“The budget could introduce a 100% exemption for rental income up to Rs 3 lakh for houses costing up to Rs 50 lakh. This would incentivize investors to rent out properties and augment the supply of rental accommodation in the segment which is the most impacted by the housing shortage,” says Shishir Baijal, Chairman and Managing Director, Knight Frank India.
6. Making home purchases more tax-efficient Under Section 54 of the Income Tax Act, long-term capital gains from sales of existing house can be utilized in buying or constructing a new property. If the investment for exemption is done through an under-construction property, it can be claimed only if the construction of the property is completed within three years of sale of the earlier house.
“Residential projects are continuously increasing in scale in terms of number of units, height and amenities which causes them to have completion timelines in excess of three years. Also, while the implementation of RERA has caused an improvement, the completion timelines of under-construction projects frequently exceed deadlines. This causes significant hinderances to homebuyers in setting-off capital gains in under-construction properties. To mitigate this, we recommend that the completion timeline of under-construction properties be extended to five years instead of the existing three,” says Baijal.
7. Grant of Industry Status One of the primary expectations of the real estate sector from the interim budget is the grant of industry status.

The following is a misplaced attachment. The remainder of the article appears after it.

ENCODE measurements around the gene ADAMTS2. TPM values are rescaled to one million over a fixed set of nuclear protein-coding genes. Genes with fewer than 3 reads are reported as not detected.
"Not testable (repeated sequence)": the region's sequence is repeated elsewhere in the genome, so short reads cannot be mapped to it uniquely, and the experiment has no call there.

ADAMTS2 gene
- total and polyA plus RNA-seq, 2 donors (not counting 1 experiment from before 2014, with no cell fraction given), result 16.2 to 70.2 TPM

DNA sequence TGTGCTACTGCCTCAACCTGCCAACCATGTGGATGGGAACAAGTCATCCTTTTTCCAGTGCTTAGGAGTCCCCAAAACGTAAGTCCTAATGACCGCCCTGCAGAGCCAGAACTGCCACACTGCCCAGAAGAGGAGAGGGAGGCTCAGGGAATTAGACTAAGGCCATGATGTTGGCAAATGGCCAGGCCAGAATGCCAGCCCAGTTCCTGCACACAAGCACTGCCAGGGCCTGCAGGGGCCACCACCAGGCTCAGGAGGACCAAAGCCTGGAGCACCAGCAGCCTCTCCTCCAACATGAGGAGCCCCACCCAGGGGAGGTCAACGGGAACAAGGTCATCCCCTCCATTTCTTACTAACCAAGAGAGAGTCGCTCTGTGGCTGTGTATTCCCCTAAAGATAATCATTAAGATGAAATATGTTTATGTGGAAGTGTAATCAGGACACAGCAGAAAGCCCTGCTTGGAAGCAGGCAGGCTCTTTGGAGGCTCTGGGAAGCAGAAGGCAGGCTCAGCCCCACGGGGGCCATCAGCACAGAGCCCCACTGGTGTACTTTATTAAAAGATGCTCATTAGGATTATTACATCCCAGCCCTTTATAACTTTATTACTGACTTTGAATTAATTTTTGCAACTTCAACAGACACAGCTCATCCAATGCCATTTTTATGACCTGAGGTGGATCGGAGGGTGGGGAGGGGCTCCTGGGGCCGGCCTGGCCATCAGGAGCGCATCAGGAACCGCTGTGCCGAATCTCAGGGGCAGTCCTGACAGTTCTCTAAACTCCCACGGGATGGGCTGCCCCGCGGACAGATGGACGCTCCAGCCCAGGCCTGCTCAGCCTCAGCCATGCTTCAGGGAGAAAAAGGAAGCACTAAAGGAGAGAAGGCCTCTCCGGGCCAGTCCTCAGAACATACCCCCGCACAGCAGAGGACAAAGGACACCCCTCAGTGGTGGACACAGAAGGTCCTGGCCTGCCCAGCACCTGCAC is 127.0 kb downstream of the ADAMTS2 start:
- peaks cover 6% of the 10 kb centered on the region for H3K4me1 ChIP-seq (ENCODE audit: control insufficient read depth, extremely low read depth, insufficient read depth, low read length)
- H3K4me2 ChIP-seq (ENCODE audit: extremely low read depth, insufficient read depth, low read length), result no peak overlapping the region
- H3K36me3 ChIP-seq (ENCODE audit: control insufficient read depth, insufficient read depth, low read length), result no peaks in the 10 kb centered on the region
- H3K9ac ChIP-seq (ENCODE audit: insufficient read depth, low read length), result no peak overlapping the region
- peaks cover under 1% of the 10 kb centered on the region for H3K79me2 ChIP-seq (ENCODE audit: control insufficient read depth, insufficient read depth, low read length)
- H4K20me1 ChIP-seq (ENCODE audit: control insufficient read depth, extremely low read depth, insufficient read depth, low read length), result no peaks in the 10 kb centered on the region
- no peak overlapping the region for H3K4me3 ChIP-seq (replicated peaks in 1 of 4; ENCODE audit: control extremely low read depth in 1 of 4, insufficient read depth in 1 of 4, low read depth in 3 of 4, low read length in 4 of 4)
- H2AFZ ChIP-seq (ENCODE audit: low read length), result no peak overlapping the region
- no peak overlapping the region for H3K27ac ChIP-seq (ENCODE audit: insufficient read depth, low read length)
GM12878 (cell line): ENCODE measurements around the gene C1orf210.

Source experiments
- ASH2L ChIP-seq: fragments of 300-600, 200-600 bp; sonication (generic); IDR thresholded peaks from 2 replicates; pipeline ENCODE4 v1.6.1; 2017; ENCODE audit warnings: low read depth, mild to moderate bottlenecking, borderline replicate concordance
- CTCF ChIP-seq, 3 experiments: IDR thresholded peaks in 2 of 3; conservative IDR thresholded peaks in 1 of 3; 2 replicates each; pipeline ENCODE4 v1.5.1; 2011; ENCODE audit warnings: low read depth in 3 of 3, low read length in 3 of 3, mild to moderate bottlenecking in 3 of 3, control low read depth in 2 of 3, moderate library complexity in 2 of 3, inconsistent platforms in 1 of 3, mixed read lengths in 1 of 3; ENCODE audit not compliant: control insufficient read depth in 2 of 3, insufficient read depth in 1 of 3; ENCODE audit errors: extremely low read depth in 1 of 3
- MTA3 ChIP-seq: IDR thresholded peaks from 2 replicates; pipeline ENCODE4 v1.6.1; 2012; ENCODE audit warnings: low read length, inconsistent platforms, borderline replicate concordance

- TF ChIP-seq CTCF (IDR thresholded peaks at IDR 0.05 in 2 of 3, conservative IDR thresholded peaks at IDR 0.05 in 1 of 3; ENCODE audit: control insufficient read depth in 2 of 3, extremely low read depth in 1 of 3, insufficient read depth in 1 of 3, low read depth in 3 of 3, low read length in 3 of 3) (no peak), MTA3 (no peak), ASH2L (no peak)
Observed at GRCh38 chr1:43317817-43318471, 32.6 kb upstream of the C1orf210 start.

“RERA is being implemented across the sector quite sincerely, and developers are becoming more vigilant and responsible. Hence, the status of the industry would help in availing better financing. The construction industry is a significant employer, especially with a considerable portion being unskilled and casual labourers. So, conferring the industry status would catalyse growth. It aligns with the national vision of providing housing for all and generating employment. Anticipated measures also include implementing a single window clearance system and a focus on promoting affordable housing,” says Mohit Goel, MD, Omaxe Group.
8. Single Window Clearance System If the Interim Budget 2024-24 provides a single window clearance platform to the realty sector, that may fast-track project development and improve customer confidence while reducing uncertainties around approvals and litigations. It will also reduce the compliance and approval costs for the developers.
Dr. Dharmesh Shah, CEO, Hero Realty Pvt Ltd, says, “The real estate industry’s outlook for 2024 remains positive after the top seven cities saw record-breaking sales of 4.77 lakh housing units, but the upcoming general elections may impact demand and growth in residential real estate. To continue the buoyancy, an industry status for the housing sector, a single-window clearance system for housing projects, and an increase in the tax rebate under Section 24 of the Income Tax Act to at least Rs 4 lakh is the necessity.”
9. Stamp Duty Concessions Offering concessions in stamp duty rates or allowing twice the duty paid as expenditure under income tax could incentivize more agreements to be registered, facilitating smoother property transactions. “It’s worth noting that during the pandemic, the Government of Maharashtra had reduced the stamp duty to 2-3% of the property value, which had driven more people to buy properties,” says Saurabh Garg, Co-founder & Chief Business Officer, NoBroker.com.
10. Simplification of Taxation on REIT
The Finance Minister should also introduce tax incentives under Section 80C for investors in real estate investment trusts (REITs). This would enable REITs to emerge as an attractive tax-saving instrument, further encouraging prospective investors.